Usually when something new occurs in my journey I try to post soon after, but after Tuesday’s news I needed time to process. I love sharing the positive parts of my journey and I try to limit the negative. But the reality is cancer comes with a lot more bad news than good.
A few weeks ago I visited Dana Farber and we decided to change treatments, which came at the right time after all. On May 3, I went for my quarterly CT scan. I truly wasn’t worried.
Tuesday May 9th, I went in for my scan results and received not the best news: My scans showed progression of the cancer in both my hip and liver. No progression is good, but luckily they found it early. This time progression doesn’t change anything for me since I am changing treatments anyway. Almost a year with no progression is good and hopefully I will react just as well to the hormone drugs Ibrance and letrozole as I did to chemo, and return to stable.
Over the past several months my hip pain has flared then reduced several times per month. A part of me thought it was the weather, but I learned on Tuesday that I have a new hole in my hip, as well as arthritis, so the flares are probably a combination of the two issues. Up to this point I have been very resistant to my doctor’s suggestion that I have a hip replacement, but it’s looking more and more like that’s in my cards.
I definitely didn’t handle the news badly, I just went on with what I had planned to do that day, which was to share my experiences with my amazing nurses for a video for Starling Physicians. Before we started filming, my nurse Rachel asked if I was OK. I looked at her funny and said “Yeah, why not?” She said she knew about my cancer’s progression, but for me, sharing my story and being in front of a camera is what I love. The show must go on.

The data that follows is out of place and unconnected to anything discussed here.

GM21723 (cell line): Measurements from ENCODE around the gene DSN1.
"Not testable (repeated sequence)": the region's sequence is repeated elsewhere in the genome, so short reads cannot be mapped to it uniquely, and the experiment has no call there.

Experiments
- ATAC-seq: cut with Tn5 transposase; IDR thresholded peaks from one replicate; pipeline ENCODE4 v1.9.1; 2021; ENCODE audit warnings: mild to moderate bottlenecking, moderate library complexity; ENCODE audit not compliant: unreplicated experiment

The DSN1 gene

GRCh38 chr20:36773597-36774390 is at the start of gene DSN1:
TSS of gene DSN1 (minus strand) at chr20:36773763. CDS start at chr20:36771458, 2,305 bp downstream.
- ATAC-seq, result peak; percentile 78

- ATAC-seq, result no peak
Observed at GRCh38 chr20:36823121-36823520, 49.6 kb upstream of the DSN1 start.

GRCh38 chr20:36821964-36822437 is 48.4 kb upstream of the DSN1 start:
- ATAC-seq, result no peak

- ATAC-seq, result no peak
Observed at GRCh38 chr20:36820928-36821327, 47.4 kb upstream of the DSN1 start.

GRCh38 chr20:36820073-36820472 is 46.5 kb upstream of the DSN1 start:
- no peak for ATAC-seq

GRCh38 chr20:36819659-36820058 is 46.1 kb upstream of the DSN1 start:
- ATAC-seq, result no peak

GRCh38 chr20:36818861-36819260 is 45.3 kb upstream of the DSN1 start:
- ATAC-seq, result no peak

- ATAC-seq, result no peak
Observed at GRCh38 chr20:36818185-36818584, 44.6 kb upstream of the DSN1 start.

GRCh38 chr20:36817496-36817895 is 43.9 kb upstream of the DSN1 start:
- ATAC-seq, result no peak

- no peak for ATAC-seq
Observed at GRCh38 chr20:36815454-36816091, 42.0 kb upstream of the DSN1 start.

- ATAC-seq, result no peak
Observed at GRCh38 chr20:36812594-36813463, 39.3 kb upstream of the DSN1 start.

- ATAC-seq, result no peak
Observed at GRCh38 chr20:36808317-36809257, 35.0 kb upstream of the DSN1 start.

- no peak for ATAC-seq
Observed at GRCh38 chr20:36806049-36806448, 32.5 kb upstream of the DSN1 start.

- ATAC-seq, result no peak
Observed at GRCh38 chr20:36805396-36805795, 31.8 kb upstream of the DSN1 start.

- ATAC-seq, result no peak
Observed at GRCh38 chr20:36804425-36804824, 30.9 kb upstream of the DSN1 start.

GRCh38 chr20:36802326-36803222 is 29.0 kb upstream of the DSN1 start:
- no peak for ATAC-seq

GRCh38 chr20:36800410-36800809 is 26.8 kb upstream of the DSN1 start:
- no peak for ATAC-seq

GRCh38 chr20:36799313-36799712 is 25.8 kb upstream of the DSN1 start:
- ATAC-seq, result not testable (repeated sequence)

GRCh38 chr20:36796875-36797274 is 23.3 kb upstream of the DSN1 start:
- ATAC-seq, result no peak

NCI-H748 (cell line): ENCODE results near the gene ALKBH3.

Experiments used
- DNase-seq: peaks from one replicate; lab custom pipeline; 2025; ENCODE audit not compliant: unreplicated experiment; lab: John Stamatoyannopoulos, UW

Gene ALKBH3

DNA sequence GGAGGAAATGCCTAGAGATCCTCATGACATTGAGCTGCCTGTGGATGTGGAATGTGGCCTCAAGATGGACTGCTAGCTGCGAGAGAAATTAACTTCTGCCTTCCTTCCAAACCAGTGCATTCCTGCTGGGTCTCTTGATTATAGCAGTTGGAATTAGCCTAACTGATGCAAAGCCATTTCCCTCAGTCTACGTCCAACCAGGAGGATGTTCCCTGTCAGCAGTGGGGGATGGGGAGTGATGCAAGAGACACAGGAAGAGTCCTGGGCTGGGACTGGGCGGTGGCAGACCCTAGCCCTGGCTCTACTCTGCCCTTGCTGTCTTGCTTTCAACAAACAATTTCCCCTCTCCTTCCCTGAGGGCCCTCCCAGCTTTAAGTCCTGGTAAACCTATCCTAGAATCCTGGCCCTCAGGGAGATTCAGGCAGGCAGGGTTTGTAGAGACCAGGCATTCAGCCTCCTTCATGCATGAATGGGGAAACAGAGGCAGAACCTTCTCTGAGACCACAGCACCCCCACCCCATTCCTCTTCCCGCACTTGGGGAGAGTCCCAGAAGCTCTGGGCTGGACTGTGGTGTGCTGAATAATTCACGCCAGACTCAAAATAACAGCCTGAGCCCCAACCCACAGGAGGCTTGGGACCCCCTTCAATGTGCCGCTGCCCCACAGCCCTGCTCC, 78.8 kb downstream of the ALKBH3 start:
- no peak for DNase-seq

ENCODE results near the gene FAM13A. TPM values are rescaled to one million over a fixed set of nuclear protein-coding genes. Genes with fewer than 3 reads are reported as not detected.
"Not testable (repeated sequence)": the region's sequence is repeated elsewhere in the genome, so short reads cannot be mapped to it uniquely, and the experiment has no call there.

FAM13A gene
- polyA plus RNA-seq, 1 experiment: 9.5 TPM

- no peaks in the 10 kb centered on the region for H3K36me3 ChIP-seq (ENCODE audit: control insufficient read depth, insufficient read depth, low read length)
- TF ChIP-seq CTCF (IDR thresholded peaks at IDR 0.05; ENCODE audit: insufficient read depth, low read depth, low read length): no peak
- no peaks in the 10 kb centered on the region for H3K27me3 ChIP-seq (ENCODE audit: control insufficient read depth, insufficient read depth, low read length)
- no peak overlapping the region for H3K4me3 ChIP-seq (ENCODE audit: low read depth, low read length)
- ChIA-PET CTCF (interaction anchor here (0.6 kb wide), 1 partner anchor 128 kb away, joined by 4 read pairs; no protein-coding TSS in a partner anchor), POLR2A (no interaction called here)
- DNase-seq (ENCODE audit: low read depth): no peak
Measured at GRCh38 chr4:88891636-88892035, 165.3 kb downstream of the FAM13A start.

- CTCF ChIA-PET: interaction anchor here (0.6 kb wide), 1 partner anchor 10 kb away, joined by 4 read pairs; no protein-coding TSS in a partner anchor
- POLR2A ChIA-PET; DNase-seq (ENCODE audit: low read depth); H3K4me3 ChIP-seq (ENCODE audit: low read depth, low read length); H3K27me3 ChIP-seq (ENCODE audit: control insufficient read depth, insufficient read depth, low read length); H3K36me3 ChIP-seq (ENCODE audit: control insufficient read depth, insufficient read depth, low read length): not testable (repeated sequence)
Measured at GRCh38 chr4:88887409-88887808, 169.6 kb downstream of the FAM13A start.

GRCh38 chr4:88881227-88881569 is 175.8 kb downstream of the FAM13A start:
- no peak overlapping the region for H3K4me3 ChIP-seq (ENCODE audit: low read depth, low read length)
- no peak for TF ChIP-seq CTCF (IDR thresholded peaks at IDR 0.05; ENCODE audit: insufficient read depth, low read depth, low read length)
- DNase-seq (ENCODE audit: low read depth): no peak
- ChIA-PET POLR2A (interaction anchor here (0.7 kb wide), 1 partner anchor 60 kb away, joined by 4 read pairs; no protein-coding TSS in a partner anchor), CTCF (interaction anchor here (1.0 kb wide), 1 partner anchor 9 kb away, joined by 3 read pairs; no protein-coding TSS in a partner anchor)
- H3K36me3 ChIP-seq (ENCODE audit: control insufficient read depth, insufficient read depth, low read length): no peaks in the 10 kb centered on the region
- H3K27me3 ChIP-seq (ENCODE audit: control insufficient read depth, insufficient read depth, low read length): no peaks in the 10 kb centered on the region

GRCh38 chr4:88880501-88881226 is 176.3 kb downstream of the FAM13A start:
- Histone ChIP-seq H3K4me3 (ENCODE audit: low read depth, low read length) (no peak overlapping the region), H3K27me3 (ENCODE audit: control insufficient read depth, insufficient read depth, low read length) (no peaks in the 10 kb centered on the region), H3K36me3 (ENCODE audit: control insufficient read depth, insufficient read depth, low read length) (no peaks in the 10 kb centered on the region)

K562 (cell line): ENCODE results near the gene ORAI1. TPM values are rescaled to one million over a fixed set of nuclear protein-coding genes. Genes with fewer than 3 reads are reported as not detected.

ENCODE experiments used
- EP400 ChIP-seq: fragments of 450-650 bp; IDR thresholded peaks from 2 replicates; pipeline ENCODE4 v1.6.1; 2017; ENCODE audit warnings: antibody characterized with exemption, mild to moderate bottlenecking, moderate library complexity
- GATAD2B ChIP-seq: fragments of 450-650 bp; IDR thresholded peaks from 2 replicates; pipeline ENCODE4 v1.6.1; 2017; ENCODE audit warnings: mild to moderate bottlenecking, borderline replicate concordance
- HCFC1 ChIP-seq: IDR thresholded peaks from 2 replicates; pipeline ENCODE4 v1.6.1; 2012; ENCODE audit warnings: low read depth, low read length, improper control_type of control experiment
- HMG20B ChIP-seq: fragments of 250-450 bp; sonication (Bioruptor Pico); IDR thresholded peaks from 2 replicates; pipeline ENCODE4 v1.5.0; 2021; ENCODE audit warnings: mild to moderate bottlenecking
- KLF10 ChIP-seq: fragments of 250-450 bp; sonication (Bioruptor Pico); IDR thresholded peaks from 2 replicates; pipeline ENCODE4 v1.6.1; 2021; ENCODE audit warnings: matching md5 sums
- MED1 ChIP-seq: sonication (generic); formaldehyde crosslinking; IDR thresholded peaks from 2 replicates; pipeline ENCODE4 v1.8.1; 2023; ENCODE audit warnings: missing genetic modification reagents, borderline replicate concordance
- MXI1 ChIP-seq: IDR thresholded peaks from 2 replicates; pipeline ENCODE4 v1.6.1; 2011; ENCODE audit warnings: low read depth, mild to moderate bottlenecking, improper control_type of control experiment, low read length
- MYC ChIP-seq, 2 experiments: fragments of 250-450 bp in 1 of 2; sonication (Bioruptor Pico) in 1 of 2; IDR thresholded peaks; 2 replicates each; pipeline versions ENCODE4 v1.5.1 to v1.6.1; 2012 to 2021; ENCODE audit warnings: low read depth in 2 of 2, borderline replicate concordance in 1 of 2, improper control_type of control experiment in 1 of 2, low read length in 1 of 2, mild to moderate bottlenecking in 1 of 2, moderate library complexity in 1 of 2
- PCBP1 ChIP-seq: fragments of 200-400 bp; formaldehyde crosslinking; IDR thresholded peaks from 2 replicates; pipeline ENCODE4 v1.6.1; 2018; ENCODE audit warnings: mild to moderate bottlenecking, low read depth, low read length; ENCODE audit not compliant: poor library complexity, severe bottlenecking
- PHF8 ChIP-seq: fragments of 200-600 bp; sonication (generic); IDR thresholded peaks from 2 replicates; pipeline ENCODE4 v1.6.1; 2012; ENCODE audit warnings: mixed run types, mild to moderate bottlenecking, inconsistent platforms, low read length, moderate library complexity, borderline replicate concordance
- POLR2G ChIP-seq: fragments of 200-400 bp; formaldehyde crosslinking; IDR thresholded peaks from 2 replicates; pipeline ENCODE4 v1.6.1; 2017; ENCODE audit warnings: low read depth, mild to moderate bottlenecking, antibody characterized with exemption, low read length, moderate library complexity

Now, three days later, the hormones -- and especially the Ibrance side effects -- are kicking in and I guess it’s time to process my reality.
What is ibrance?
Everything dealing with cancer comes with side effects, and both of my new drugs come with their share, but no more weekly infusions! So there’s that. Side effects could include: low red blood cell counts and low platelet counts, dizziness, shortness of breath, weakness, infections, tiredness, sore mouth, nosebleeds, hair thinning or hair loss (can’t catch a break there…), vomiting, rash and loss of appetite (so I’ll get skinnier … but I’m starting to miss my butt).
Overall, I’m scared. I’m scared to start new medication. I’m scared I won’t have the chance to travel across America. I’m still sad I can’t have kids (not sure where that one came from). I’m afraid to leave Martin and of the idea that he will move on one day.
This is why some of us with terminal cancer don’t always know how to respond to well-meaning comments like “You got this” or “You’ll beat this.” Look at me. I’m a positive and stubborn person, but cancer is a foe that doesn’t play fair. Cancer is something no one really has control over.
But just like Maya Angelou said, “You may trod me in the very dirt / But still, like dust, I’ll rise.” I’ll rise in the face of my cancer, and in the end I will be the winner.
Do you want to help?
This mothers day I will be spending with my mom and my husbands mother. I look at them with envy because I will not share these memories with my own kids. If you want to help donate to research this mothers day and make sure their is money going to research (especially metastatic breast cancer) you could be saving someones mother and daughter!
(Please specify you wish to donate to metastatic breast cancer research or simply note my name. Pink Agenda will make sure it will go to the right targeted metastatic breast cancer research!)